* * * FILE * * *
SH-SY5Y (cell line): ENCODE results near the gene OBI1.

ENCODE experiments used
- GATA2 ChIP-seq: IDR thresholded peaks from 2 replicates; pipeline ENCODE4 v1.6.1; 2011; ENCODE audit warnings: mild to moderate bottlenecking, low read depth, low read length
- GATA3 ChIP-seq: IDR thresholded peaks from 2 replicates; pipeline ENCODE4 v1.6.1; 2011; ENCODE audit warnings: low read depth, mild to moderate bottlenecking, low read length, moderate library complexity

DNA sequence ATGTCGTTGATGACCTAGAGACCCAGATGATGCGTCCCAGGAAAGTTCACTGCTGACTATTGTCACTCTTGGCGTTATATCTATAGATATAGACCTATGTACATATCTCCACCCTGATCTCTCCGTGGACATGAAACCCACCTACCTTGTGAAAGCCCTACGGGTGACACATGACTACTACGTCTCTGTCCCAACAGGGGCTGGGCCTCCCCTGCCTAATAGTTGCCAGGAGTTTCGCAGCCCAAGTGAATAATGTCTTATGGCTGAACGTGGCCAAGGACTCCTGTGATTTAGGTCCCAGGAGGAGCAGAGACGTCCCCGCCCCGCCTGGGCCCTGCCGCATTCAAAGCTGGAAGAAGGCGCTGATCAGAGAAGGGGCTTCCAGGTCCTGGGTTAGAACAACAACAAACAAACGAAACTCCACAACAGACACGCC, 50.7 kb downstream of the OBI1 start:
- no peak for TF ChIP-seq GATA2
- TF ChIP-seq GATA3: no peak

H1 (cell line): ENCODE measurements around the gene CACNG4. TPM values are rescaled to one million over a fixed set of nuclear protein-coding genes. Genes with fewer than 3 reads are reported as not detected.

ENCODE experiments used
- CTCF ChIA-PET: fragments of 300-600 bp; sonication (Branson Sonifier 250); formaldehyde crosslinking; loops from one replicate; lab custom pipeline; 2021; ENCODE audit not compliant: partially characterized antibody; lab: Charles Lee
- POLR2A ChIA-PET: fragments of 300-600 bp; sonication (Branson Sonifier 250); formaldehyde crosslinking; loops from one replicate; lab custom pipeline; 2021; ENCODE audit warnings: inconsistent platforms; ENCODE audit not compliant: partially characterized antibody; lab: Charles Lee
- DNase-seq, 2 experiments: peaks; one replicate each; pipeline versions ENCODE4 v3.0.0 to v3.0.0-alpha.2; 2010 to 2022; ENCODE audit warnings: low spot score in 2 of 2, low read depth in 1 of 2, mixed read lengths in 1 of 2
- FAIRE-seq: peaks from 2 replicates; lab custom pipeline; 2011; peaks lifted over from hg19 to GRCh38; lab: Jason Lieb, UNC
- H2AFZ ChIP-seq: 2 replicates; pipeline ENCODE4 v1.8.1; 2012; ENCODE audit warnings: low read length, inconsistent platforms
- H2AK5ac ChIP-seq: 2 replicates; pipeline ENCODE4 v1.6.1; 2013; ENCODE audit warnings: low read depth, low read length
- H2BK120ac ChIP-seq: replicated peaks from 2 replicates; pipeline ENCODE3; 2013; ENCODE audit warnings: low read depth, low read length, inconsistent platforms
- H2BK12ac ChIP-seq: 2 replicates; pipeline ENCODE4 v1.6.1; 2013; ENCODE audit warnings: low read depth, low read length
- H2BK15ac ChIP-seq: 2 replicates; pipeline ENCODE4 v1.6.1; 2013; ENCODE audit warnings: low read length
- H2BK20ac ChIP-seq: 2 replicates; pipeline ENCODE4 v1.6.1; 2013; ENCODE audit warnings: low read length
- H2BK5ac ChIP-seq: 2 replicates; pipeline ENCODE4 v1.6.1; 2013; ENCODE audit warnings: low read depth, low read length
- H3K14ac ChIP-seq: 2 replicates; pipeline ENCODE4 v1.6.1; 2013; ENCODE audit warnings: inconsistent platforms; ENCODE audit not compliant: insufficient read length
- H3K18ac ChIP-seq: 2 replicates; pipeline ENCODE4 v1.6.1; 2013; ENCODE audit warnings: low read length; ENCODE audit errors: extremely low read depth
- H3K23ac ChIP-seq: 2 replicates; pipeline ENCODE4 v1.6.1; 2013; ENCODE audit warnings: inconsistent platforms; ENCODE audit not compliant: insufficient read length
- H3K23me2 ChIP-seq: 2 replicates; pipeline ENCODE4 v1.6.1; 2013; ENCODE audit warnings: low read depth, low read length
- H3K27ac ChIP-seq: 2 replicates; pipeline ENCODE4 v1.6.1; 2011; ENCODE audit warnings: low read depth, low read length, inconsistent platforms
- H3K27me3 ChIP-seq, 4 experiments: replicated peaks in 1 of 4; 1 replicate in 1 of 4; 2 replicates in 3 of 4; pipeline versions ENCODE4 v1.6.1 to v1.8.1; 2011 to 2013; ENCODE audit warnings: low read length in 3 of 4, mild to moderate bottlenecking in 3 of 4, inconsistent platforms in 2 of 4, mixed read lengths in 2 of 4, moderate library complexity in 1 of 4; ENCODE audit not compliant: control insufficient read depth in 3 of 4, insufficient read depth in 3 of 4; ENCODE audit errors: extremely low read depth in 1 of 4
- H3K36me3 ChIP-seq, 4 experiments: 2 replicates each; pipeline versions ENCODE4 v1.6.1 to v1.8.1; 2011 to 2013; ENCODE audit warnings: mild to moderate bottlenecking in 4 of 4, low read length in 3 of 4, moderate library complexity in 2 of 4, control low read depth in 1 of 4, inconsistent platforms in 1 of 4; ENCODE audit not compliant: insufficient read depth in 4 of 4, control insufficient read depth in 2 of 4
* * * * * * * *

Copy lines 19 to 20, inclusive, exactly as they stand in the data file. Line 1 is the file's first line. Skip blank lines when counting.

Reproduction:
- H2BK20ac ChIP-seq: 2 replicates; pipeline ENCODE4 v1.6.1; 2013; ENCODE audit warnings: low read length
- H2BK5ac ChIP-seq: 2 replicates; pipeline ENCODE4 v1.6.1; 2013; ENCODE audit warnings: low read depth, low read length